Objective: Family visits with residents at long-term care (LTC) facilities have been restricted during the COVID-19 pandemic. The objective was to examine what communication methods, other than in-person visits, during the pandemic were associated with greater positive and lower negative emotional experiences for LTC residents and their family members and friends.
Setting: Nationally targeted online survey.
Participants: One hundred sixty-one community-dwelling adults who had a family member or friend in a LTC facility.
Measurements: The Positive and Negative Affect Scale was used to assess participant's own emotions and perceived resident emotions during the pandemic. Questions were asked about nine communication methods other than physical visits (e.g., phone, video-conference, e-mail, and letters) in terms of frequency of use during the pandemic. Sociodemographics, resident health, and facility factors were assessed and used as covariates where indicated.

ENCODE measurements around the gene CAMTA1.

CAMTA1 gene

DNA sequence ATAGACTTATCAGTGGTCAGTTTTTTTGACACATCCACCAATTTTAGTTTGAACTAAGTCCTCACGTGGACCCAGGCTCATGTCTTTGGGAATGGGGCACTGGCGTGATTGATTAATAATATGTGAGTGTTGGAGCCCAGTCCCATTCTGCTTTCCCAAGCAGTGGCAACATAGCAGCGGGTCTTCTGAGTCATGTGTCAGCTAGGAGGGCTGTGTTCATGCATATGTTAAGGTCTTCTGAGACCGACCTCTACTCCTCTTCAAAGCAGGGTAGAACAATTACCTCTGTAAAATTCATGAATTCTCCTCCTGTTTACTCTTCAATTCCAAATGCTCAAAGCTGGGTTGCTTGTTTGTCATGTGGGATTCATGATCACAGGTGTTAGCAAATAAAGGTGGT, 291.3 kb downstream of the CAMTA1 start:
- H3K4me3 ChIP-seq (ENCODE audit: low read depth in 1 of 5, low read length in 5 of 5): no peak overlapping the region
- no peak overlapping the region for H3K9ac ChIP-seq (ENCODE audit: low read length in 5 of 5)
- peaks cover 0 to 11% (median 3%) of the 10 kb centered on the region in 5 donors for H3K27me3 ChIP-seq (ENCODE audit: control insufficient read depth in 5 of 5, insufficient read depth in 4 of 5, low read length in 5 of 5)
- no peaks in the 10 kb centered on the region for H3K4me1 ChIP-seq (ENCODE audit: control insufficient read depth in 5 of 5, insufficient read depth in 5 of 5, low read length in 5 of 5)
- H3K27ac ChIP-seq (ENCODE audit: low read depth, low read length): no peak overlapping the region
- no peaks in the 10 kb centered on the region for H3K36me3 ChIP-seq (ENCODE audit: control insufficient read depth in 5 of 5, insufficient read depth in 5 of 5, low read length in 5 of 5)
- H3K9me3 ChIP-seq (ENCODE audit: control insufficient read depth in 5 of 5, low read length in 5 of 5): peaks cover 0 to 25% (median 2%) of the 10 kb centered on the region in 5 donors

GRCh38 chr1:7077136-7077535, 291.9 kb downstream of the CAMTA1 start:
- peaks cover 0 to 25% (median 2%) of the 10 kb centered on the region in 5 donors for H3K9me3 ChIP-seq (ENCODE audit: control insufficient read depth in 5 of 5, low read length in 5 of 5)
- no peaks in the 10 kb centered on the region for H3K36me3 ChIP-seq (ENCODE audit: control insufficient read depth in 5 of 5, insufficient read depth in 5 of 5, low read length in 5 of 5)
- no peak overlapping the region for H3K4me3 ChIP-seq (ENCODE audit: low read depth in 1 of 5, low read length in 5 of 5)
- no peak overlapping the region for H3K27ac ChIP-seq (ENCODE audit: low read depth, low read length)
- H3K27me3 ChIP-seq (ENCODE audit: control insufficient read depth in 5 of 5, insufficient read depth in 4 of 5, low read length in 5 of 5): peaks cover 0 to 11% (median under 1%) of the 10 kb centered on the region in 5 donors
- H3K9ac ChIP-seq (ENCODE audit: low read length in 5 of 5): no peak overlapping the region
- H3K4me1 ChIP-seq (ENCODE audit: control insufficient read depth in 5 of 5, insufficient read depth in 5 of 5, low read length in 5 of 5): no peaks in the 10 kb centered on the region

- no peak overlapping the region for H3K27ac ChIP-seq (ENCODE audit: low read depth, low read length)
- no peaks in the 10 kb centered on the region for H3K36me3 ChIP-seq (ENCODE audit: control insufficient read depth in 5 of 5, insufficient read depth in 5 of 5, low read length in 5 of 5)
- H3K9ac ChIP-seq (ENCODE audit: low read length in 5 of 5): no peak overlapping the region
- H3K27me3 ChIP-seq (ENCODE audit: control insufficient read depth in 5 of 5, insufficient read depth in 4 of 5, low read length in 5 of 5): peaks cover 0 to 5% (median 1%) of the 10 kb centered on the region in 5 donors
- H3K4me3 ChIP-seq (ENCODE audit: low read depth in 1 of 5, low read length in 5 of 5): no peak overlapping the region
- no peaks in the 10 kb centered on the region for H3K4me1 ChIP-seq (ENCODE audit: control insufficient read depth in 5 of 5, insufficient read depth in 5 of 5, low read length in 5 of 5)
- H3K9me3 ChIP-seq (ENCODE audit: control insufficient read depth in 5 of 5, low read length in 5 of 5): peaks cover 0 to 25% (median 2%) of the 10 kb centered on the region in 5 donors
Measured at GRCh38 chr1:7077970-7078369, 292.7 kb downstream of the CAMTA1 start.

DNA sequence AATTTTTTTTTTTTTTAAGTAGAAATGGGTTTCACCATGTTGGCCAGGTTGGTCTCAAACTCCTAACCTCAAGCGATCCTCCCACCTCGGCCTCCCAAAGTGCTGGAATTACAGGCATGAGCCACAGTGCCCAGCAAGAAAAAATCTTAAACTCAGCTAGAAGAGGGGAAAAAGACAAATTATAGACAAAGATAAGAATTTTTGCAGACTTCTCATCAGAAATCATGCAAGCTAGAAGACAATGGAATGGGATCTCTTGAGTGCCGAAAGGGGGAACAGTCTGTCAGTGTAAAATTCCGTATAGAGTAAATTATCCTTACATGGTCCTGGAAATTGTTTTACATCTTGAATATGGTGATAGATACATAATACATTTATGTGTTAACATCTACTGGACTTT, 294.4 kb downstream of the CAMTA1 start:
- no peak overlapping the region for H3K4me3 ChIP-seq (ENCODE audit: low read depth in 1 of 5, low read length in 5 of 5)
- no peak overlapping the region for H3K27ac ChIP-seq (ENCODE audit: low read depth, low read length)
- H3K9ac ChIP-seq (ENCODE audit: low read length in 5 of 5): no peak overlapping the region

Results: During the pandemic, greater phone frequency was associated with less participant negative emotions (β = -0.17). Greater e-mail frequency was associated with more perceived resident positive emotions (β = 0.28). Greater frequency of letters delivered by staff was associated with more participant negative emotions (β = 0.23). Greater frequency of letters delivered by staff and the postal service were associated with more perceived resident negative emotions (β = 0.28; β = 0.34, respectively).
Conclusion: These findings highlight the importance of synchronous, familiar methods of communication like the phone and email between families and LTC residents to maintain their emotional well-being when in-person visits are restricted.
Keywords: Long term care facilities; communication; dementia; emotion.
Copyright © 2020 American Association for Geriatric Psychiatry. Published by Elsevier Inc. All rights reserved.